RESULTS Injection of a sodium urate suspension into the hip joint of healthy dogs resulted in lameness of the ipsilateral pelvic limb as determined by observational and instrumented gait analyses. For all dogs, lameness was clinically detectable within 1.5 to 2 hours after injection, reached its maximum intensity at 4 hours after injection, and had subsided by 24 hours after injection.

CONCLUSIONS AND CLINICAL RELEVANCE Results indicated that injection of a sodium urate suspension into the hip joint of healthy dogs reliably induced synovitis and signs of pain and lameness in the ipsilateral pelvic limb that lasted 24 hours. This model can be used in conjunction with instrumented gait analysis to provide information on gait changes associated with hip joint disease and might be useful for evaluating the efficacy of analgesics or other interventions for the treatment of hip joint disease in dogs.

Full access
in American Journal of Veterinary Research

Abstract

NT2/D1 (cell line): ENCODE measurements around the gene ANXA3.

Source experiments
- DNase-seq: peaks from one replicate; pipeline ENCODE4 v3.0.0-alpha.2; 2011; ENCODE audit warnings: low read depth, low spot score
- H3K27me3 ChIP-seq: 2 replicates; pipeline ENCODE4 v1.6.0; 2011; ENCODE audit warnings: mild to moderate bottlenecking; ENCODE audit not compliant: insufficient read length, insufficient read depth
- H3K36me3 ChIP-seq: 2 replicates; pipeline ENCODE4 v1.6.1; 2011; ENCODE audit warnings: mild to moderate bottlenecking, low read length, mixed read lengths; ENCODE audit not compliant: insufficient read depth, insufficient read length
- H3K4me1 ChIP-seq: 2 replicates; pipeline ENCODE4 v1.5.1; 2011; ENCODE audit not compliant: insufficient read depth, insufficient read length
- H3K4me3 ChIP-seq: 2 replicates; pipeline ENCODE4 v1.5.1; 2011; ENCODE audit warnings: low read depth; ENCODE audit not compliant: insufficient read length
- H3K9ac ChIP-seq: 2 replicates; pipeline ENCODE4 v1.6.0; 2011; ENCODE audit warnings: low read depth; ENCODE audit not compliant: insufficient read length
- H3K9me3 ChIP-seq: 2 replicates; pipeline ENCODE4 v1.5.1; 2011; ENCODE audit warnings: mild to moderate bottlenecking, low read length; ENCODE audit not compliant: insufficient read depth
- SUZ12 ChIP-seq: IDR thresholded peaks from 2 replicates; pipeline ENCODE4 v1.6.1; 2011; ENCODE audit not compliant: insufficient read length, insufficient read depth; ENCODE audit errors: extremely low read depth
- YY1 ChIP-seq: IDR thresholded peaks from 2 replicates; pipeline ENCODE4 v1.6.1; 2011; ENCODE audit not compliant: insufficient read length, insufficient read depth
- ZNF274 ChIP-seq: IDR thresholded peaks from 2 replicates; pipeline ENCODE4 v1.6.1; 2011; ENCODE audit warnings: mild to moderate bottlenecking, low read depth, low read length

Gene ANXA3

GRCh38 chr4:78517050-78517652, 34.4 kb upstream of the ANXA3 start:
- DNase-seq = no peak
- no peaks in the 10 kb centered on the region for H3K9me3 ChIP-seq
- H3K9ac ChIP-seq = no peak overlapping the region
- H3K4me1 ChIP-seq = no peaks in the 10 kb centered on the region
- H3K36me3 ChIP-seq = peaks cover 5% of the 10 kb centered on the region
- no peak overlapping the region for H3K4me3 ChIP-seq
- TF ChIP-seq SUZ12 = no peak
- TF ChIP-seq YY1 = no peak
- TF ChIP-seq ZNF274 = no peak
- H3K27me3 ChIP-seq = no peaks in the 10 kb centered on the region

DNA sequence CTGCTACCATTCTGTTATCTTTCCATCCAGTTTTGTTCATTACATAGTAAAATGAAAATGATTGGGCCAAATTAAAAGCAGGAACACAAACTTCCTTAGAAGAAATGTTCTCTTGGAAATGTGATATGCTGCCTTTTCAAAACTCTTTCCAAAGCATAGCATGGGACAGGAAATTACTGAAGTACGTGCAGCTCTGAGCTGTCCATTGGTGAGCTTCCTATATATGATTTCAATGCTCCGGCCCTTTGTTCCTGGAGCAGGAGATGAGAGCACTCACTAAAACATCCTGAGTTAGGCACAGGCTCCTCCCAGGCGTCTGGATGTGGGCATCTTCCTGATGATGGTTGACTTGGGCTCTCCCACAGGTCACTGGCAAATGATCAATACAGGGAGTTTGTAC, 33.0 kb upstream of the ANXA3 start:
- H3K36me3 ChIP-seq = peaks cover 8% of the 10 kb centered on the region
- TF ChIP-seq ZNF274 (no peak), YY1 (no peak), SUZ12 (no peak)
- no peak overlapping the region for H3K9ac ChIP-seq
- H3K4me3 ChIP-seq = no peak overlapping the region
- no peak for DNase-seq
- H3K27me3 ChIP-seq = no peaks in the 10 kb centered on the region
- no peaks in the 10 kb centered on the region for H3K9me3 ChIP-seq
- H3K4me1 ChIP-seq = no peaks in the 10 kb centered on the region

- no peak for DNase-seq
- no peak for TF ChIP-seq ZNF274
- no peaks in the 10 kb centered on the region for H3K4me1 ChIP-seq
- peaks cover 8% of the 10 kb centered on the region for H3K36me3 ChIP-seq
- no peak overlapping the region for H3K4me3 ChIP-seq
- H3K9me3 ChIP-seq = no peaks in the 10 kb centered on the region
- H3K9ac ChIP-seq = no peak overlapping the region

OBJECTIVE

To characterize patterns of dog and cat ownership and veterinary service use among Latino dog and cat owners with various degrees of English-language proficiency.

DESIGN

Cross-sectional telephone survey.

SAMPLE

Data from 393 Latino pet owners.

PROCEDURES

Telephone surveys were conducted with Latino dog and cat owners from a random sample of US households to determine the number of dogs and cats owned, factors associated with veterinary service use, and satisfaction with veterinary care.

RESULTS

393 of 1,026 (38.3%) respondents were pet owners. Two hundred fifty-nine of 330 (78.5%) dog owners and 70 of 115 (60.9%) cat owners reported taking their pet to the veterinarian in the past 12 months, most commonly for vaccination or examination or because of illness. Respondents were most satisfied with veterinary care provided, least satisfied with cost, and moderately satisfied with quality of communication. English-language proficiency was not significantly associated with whether owners sought veterinary care. A large proportion of respondents who wanted to receive pet health information in Spanish described themselves as speaking English well or very well.

CONCLUSIONS AND CLINICAL RELEVANCE

Although having limited proficiency in English was not associated with Latino pet owners seeking veterinary care, opportunities exist for veterinary personnel to improve communications with these clients. Personnel can assess their clients' language needs by asking each about the language in which they would prefer to receive their pet's health information.